Want to defer even more? Great!  You must be totally raking it in!  Still another option is the Solo 401(k). This is very similar to a company 401(k), where, as a participant, you can defer up to $17,500 in 2013. Additionally, you can invest up to 25% of your net income, or no more than $51,000. Again, IRS Publication 560 has some handy worksheets to help you figure out the exact allowable amount. Similar to the other investment accounts mentioned, you can reduce your taxable income with your contributions. 


Most of these options have an annual limit to what you can contribute to them each year.  But of course, nothing stops you from saving more money elsewhere, if you have it to set aside.  It's usually a better idea to put your cash to work, rather than stuffing it in a mattress. It's possible to have several IRA or Roth IRA accounts, or to put other money aside in mutual funds.  Search online for investment bank sites, such as those for Fidelity, Vanguard, T. Rowe Price and dozens of others, and educate yourself about the workings of mutual funds.  You can get started with some of these investment vehicles with a minimum initial investment of $500 or $1000-.  Contributions to mutual fund accounts are not tax-deductible but, on the other hand, there are no annual limits on how much you can deposit in them.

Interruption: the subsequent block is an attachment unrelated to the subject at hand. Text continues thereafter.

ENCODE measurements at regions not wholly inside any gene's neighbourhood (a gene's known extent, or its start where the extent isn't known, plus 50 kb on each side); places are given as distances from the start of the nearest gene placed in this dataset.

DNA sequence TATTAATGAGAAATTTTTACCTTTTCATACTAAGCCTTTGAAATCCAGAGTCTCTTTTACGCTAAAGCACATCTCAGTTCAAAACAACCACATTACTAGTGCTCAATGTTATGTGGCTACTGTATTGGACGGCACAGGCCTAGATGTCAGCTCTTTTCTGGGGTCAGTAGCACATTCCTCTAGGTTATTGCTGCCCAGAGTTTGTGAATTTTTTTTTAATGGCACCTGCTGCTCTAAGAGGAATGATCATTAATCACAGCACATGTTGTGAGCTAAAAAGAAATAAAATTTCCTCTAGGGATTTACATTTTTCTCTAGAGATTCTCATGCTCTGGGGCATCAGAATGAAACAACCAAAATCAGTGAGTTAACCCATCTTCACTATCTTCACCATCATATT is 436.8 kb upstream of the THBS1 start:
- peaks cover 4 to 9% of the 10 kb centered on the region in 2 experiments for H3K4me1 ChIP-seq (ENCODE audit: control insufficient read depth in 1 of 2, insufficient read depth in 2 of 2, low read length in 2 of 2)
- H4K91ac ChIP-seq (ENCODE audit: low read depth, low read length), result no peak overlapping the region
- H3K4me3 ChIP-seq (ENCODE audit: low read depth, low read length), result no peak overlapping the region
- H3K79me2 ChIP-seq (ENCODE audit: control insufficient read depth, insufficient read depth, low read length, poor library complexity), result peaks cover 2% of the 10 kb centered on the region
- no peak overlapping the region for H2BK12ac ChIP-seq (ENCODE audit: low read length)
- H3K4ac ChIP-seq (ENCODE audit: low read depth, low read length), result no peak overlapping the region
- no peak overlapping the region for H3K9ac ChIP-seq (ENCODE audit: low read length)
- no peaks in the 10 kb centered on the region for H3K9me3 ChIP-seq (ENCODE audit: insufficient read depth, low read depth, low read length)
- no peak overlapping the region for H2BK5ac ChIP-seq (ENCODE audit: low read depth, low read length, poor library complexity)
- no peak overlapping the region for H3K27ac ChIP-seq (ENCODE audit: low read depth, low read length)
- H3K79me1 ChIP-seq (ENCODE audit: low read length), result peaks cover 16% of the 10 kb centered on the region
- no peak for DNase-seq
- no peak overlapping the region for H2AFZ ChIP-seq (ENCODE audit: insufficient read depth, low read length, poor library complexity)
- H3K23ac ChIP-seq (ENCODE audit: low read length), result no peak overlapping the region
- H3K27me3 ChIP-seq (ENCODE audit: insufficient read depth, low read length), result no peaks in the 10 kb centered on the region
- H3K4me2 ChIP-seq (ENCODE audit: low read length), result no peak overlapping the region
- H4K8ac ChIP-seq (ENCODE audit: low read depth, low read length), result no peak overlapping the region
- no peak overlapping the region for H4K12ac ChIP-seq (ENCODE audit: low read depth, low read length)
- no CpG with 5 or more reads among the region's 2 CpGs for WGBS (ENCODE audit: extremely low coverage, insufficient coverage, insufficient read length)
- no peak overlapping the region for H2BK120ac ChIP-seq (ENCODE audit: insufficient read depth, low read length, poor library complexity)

None of this is rocket science.  It's actually pretty easy, and anyone can do it – it's just that for most of us, the temptations large and small that life offers us seem so much more important than a silly little thing like saving for the things we want in the future.  We buy fancy coffee drinks rather than toss that money into an IRA.  We keep putting off saving, because retirement seems so far away.  But if you can make yourself save regularly, the stock market and the wonders of compound interest can operate while you're busy with your chosen career, and make you well-situated when you decide you don't feel like going to work someday.


Start this saving process early!  Save early; save often; save regularly.  Don't wait until your 30's to suddenly wake up and realize with shock that you may need some serious money later on.  The earlier you start saving, even if it's just a little bit of money at a time, the longer that money has to grow.  You may not have a lot of money at the moment, but you do have a lot of time – make that time work for you!


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Artist from the Rose City of Emerald Oregon.


Writing about skills necessary for understanding storyboarding, film grammar, and drawing skills. And stuff.